True or false: both the QT and PR intervals are rate dependent. False!!!! The QT interval is rate dependent, BUT the PR interval is independent of rate
What is a quick method for determining whether or not a patient has a prolonged QT internal? Draw a line down 2 consecutive Q waves. Draw a line halfway between the 2 Q waves. If T wave occurs at halfway mark or close to it, QT is prolonged/abnormal
What is the quickest method to measure rate on a 6 second EKG strip? count the number of QRS complexes and multiply by 10
True or False: there is no need to take a radial pulse and count the rate if you have an EKG strip. False! An EKG strip is only a reflection of electrical conduction, NOT mechanical conduction. Electrical rate and mechanical rate can be different
What is the R to R interval method for determining rate from an EKG strip? measure R to R duration in seconds and divide number into 60; OR count large boxes between R waves and divide number into 300.
What is the triplicate method for determining rate from an EKG strip? Locate R wave that falls on dark line bordering large box. Assign 300/150/100/75/60/50 in that order to next 6 dark lines to right. Number corresponding to dark line at peak of next R wave is rate.
What does the P wave represent? atrial depolarization
What is the typical duration and height of the P wave? 0.06 - 0.1 seconds duration and </= 2.5 mm in height
What does the QRS represent? ventricular depolarization; Q wave = septal depolarization; R wave = positive deflection during vent. depol.; S wave = negative deflection after R wave
What does the ST segment represent? the time between depolarization and repolarization of the ventricles; should be isoelectric with the baseline
What is the J-point? the level at which the ST segment begins from the QRS complex
What does the T wave represent? ventricular repolarization
What 3 things can influence the T wave and cause changes in its appearance? drugs, ischemia and electrolytes
What is the rate range for sinus tachycardia? > 100 but < 150; SA node is NOT capable of generating a rate > 150.
True or False: in sinus arrhythmia/dysrhythmia there is an ectopic pacemaker. FALSE! No ectopic pacer, just irregular firing of the SA node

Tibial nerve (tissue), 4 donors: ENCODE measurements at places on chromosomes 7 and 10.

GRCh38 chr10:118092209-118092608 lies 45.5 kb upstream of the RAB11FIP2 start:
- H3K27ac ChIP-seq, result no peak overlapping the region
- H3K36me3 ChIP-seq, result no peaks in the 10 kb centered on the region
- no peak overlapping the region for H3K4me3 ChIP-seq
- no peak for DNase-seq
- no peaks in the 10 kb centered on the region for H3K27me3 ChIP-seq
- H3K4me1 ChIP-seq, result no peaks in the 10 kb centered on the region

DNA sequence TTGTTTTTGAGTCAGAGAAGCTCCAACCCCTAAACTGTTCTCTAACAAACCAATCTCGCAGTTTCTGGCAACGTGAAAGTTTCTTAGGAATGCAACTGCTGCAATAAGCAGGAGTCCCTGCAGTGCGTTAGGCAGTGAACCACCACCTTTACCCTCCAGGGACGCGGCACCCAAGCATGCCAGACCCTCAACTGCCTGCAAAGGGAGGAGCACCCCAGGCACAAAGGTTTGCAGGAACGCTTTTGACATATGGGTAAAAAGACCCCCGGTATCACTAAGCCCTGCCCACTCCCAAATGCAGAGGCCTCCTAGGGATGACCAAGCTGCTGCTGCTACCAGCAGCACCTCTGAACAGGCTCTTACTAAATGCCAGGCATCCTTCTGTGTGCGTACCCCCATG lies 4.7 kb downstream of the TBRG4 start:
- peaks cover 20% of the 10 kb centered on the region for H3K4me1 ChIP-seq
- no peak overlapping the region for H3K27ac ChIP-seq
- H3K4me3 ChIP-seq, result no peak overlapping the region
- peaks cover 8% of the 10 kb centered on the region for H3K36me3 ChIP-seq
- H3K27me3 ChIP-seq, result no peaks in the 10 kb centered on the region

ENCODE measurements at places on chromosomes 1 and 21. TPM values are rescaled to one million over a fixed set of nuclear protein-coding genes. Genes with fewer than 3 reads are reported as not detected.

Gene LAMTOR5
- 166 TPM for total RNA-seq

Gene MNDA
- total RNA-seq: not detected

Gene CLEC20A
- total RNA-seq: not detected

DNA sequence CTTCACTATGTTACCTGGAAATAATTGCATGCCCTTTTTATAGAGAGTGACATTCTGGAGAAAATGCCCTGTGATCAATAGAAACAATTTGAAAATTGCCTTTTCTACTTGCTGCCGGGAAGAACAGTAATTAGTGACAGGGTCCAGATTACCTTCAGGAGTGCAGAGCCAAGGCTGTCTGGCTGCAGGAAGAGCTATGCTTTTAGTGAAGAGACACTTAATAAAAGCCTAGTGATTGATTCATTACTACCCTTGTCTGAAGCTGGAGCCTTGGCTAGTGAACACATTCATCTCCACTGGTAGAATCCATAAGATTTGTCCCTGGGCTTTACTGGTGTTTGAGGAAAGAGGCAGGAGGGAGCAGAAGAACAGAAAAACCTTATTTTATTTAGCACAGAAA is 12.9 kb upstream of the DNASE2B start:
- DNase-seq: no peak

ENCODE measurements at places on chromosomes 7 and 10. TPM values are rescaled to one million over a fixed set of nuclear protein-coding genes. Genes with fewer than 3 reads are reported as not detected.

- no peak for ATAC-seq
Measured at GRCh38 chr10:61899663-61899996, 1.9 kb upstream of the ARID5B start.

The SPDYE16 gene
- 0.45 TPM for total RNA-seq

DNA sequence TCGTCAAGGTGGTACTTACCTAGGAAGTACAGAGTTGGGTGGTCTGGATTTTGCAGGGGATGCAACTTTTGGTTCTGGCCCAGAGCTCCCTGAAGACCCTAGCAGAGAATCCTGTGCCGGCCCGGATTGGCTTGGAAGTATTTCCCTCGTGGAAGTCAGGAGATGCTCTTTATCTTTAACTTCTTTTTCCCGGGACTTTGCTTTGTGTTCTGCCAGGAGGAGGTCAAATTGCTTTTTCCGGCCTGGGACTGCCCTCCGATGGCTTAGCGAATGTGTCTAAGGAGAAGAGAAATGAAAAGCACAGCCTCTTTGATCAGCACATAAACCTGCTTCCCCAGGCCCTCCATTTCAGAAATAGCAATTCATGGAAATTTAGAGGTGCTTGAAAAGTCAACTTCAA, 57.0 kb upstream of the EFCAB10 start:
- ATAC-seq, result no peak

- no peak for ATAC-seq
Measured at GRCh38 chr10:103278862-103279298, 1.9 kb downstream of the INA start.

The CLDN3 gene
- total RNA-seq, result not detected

In what patient population would you most likely se a sinus arrhythmia? How can you fix the problem? Young, healthy hypovolemic patients on the ventilator. Fix by turning down PEEP (unless difficulty ventilating) and giving them volume.
What are the 4 dysrhythmias originating in the SA node? Sinus bradycardia, sinus tachycardia, sinus dysrhythmia, sinus arrest
What is the difference between a wandering pacemaker rhythm and a sinus dysrhythmia? In wandering pacemaker rhythm, the morphology of each P wave is different indicating a changing pacer site; In sinus dysrhythmia all beats come from SA node, just has irregular rate
What are the 5 atrial dysrhythmias? wandering pacemaker, PACs, PSVT, atrial flutter, atrial fibrillation
What are junctional rhythms characterized by and what is the typical rate? retrograde conduction of the atria; occurs secondary to inadequately firing AV node; inherent rate 40 - 60; accelerated = 60 - 100
What are the 4 junctional dysrhythmias? PJCs, junctional escape rhythm, accelerated junctional, junctional tachycardia
3 or more PVCs in a row is considered to be what? a run of V-tach
What is different about the PR interval in first degree heart block? Is anything else about this rhythm abnormal? PR interval is constant but prolonged (> 0.2 seconds) ; This is only abnormality with this dysrhythmia.
What is different about the PR interval in second degree type I heart block (Wenckebach)? Is it a regular rhythm? PR interval continues to widen before resetting (cyclical); QRS rate is irregular, but the P to P interval is regular.
What is different about the PR interval in second degree type II heart block (classical)? Is it a regular rhythm? PR interval is constant for the last P wave, though there are multiple P waves per QRS; QRS and P waves are regular
What occurs in third degree heart block (complete)? Complete dissociation between P and QRS complexes; P to P intervals are regular and QRS to QRS intervals are regular, but PR intervals inconsistent
What EKG changes will you see with pericarditis? Elevated, concave ST segment
What EKG changes will you see with hyperkalemia? Tall, peaked T wave; wide flat P wave; widening QRS; disappearing ST segment; merging QRS and T wave
What EKG changes will you see with hypokalemia? Appearance of U waves; ST segment depression; flattening T waves; Widening QRS